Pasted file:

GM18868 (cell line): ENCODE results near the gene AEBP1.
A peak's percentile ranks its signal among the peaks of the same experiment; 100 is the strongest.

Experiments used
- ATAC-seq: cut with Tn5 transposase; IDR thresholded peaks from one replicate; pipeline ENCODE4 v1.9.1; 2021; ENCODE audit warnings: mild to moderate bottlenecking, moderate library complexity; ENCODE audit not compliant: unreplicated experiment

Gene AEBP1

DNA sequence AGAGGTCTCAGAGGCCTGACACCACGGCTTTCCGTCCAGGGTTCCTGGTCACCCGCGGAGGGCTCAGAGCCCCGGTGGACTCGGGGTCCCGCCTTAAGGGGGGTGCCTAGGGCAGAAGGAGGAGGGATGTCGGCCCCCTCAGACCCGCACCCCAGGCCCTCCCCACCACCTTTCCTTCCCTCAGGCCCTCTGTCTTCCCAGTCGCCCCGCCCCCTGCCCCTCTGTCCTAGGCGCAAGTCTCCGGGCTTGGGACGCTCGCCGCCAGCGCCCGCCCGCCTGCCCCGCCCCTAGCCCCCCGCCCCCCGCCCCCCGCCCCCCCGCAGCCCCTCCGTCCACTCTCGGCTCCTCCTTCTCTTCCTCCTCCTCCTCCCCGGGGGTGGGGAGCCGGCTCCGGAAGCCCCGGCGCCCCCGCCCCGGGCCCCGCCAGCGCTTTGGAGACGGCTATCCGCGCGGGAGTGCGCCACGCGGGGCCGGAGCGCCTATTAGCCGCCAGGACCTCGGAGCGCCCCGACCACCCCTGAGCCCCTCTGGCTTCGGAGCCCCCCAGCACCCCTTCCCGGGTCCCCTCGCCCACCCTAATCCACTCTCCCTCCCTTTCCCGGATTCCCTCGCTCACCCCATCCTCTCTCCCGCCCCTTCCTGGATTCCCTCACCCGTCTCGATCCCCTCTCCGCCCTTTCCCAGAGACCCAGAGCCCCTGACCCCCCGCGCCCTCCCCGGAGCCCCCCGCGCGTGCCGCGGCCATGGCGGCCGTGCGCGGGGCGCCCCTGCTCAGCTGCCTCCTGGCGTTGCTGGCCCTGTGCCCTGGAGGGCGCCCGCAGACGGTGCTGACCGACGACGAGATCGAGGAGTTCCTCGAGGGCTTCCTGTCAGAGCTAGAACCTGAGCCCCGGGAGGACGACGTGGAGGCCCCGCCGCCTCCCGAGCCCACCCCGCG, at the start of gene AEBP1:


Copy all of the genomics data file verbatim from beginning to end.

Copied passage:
GM18868 (cell line): ENCODE results near the gene AEBP1.
A peak's percentile ranks its signal among the peaks of the same experiment; 100 is the strongest.

Experiments used
- ATAC-seq: cut with Tn5 transposase; IDR thresholded peaks from one replicate; pipeline ENCODE4 v1.9.1; 2021; ENCODE audit warnings: mild to moderate bottlenecking, moderate library complexity; ENCODE audit not compliant: unreplicated experiment

Gene AEBP1

DNA sequence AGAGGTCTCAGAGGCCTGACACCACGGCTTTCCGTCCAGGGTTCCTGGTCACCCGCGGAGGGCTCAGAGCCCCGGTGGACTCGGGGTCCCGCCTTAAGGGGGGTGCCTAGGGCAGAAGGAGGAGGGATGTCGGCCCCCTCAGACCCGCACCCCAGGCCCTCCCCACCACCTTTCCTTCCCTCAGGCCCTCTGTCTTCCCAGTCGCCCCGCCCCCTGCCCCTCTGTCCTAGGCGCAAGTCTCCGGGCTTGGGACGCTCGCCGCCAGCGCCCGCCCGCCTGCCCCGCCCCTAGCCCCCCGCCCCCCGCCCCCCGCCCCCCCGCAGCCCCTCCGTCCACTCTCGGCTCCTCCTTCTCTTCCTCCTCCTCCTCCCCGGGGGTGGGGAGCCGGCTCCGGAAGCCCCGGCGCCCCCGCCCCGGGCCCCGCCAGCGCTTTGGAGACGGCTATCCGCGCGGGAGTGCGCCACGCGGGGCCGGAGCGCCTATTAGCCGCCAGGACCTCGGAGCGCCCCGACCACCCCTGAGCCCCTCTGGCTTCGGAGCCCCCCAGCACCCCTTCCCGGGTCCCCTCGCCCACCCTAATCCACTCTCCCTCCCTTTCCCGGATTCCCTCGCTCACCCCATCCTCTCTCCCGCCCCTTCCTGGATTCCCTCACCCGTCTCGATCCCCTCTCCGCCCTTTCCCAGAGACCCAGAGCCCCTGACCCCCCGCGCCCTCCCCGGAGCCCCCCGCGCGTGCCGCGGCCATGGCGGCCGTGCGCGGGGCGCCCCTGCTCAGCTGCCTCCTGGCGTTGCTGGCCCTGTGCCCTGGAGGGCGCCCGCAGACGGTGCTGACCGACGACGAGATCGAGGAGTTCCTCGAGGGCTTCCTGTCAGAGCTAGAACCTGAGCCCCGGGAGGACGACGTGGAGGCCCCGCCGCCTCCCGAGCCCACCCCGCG, at the start of gene AEBP1: